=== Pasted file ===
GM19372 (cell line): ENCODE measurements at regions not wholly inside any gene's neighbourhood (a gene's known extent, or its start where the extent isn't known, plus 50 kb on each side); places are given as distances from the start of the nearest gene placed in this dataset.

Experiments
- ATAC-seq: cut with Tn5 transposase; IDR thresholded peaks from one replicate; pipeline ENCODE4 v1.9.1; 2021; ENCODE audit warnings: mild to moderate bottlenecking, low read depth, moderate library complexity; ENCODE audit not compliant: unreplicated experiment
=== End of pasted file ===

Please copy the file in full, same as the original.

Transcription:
GM19372 (cell line): ENCODE measurements at regions not wholly inside any gene's neighbourhood (a gene's known extent, or its start where the extent isn't known, plus 50 kb on each side); places are given as distances from the start of the nearest gene placed in this dataset.

Experiments
- ATAC-seq: cut with Tn5 transposase; IDR thresholded peaks from one replicate; pipeline ENCODE4 v1.9.1; 2021; ENCODE audit warnings: mild to moderate bottlenecking, low read depth, moderate library complexity; ENCODE audit not compliant: unreplicated experiment